Law and change: Scottish legal heroes
Law and change: Scottish legal heroes

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Law and change: Scottish legal heroes

3.2 Donoghue’s pleadings

The pleadings submitted on behalf of the pursuer (and appellant in the House of Lords), Mrs Donoghue, foreshadowed what is now the necessary elements of the delict of negligence, namely there is:

  • a duty of care
  • a breach of that duty by not acting to the standard of care expected of a person holding that duty
  • a breach having caused loss or injury.

These are shown in Box 1.

Box 1 Extract from the submission of the legal team for the pursuer

‘The said ginger beer was manufactured by the defender and his servants to be sold as an article of drink to members of the public (including the pursuer). It was, accordingly, the duty of the defender to exercise the greatest care in order that snails would not get into the said bottle, render the said ginger beer dangerous and harmful, and be sold with the said ginger beer. Further, it was the duty of the defender to provide a system of working his business that was safe, and would not allow snails to get into his ginger beer bottles (including the said bottle). Such a system is usual and customary, and is necessary in the manufacture of a drink like ginger beer to be used for human consumption. In these duties the defender culpably failed and pursuer's illness and shock were the direct result of his said failure in duty.

The pursuer believes and avers that the defender’s system of working his business was defective, in respect that his ginger beer bottles were washed and allowed to stand in places to which it was obvious that snails had freedom of access from outside the defender’s premises, and in which, indeed, snails and slimy trails of snails were frequently found. Further, it was the duty of the defender to provide an efficient system of inspection of said bottles before the ginger beer was filled into them, and before they were sealed. In this duty also the defender culpably failed, and so caused the said accident.

The defender well knew, or ought to have known, of the frequent presence of snails in those parts of his premises where the ginger beer bottles were washed and dried, and, further, ought to have known of the danger of small animals (including snails) getting into his ginger beer bottles. The pursuer believes and avers that the said snail, in going into the said bottle, left on its path a slimy trail, which should have been obvious to anyone inspecting the said bottle before the ginger beer was put into it. In any event, the said trail of the snail should easily have been discovered on the bottle before the bottle was sealed, and a proper (or indeed any) inspection would have revealed the presence of the said trail and the said snail, and the said bottle of ginger beer with the snail in it would not have been placed for sale in the said shop.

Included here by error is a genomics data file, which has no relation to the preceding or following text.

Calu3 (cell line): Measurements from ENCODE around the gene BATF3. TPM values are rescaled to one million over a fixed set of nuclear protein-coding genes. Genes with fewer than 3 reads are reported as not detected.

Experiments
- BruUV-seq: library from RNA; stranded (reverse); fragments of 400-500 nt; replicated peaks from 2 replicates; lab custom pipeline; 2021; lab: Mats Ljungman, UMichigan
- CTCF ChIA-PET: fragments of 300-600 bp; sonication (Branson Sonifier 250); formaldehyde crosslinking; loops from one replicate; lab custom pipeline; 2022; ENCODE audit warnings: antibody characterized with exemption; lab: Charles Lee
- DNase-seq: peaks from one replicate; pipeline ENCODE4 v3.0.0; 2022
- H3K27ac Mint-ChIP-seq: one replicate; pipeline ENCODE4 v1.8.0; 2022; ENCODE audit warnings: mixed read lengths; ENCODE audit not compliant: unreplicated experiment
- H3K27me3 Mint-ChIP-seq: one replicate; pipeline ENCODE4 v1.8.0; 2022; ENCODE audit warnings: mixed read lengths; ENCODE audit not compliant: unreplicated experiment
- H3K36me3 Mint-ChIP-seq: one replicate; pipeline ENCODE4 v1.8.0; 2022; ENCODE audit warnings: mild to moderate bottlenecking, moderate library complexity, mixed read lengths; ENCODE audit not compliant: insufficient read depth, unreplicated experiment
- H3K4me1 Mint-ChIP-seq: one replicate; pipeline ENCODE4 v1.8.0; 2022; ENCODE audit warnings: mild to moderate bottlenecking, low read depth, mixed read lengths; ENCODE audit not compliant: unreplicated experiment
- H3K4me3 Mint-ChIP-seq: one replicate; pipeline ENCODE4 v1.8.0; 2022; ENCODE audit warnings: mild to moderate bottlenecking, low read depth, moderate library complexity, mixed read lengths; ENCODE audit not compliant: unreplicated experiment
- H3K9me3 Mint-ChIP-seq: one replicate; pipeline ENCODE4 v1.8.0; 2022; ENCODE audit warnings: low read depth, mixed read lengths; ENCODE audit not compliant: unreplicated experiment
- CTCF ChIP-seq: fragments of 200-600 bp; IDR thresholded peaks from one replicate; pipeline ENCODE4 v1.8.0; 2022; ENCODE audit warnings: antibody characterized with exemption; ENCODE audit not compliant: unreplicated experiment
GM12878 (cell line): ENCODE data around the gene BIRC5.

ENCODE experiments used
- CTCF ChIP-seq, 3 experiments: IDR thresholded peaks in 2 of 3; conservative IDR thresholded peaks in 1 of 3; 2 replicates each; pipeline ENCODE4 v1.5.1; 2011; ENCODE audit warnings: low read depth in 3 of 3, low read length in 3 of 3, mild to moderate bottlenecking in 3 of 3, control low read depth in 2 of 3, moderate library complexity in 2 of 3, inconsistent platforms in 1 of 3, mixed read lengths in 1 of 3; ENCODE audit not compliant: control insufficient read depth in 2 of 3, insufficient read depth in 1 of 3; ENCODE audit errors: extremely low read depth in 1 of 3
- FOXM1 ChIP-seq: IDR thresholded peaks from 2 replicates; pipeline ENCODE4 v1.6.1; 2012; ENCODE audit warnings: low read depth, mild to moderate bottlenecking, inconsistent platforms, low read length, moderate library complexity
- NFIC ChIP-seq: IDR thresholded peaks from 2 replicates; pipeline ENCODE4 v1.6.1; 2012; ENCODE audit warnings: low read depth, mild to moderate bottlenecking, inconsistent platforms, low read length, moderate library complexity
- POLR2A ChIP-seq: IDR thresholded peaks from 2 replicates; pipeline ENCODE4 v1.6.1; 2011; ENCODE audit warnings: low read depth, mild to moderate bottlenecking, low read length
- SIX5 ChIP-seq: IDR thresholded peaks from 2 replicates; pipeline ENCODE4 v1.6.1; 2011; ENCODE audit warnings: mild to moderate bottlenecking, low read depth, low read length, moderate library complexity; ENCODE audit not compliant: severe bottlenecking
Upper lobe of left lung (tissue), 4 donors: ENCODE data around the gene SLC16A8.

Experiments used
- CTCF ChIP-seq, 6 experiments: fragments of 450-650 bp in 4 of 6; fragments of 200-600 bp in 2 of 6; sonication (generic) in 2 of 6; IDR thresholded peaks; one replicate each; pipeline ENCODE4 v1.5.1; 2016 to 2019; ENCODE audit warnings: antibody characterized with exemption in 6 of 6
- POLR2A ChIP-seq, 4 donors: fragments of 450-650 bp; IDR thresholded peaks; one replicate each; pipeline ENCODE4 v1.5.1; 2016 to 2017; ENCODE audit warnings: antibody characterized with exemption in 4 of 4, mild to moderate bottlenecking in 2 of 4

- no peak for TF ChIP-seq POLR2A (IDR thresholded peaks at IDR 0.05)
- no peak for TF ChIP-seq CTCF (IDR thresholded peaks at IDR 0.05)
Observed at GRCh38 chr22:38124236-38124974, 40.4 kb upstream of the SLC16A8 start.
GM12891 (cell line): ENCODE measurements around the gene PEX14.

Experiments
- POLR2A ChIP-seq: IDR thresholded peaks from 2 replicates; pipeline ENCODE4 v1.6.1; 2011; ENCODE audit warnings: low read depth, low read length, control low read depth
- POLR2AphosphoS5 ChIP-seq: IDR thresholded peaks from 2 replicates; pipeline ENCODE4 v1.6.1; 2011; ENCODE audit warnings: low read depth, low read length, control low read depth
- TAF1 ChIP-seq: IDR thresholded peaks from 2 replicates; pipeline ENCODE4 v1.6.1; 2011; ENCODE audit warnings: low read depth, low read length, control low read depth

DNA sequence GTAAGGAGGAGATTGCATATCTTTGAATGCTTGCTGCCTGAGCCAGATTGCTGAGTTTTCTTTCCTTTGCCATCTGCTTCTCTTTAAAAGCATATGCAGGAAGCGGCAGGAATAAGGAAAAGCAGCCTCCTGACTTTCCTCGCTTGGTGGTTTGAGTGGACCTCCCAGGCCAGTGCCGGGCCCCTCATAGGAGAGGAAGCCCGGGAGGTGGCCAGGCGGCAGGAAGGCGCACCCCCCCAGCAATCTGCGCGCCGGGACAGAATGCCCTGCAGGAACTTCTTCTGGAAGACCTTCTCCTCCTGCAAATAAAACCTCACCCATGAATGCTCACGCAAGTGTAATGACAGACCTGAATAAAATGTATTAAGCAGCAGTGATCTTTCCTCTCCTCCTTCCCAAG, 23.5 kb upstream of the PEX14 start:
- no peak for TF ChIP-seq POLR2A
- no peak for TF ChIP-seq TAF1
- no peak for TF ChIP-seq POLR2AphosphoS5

Further, the defender well knew, or in any event ought to have known, that small animals like mice or snails left in aerated water (including ginger beer), and decomposing there, render aerated water exceedingly dangerous and harmful to persons drinking the contaminated aerated water. Accordingly, it was his obvious duty to provide clear ginger beer bottles, so as to facilitate the said system of inspection. In this duty also the defender culpably failed, and the said accident was the direct result of his said failure in duty. If the defender and his said servants had carried out their said duties the pursuer would not have suffered the said shock and illness.’

(Donoghue v Stevenson [1932] AC 562, p. 32)

Now attempt Activity 3 where you explore these elements further.

Activity 3 The duty proposed

Timing: (Allow about 20 minutes)

Using the information in Box 1, drag and drop the sentences into an order that reflects the test for liability proposed by the pursuer’s legal team.

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This is the correct order, based on the information in Box 1.

  • In production a manufacturer must take reasonable care to ensure, through a safe system, that it is not contaminated by foreign bodies.
  • A reasonable system includes an efficient system of inspection of the product that would discover contamination before it is distributed.
  • The injury (shock and illness) must have been caused by the manufacture’s failure to exercise reasonable care.

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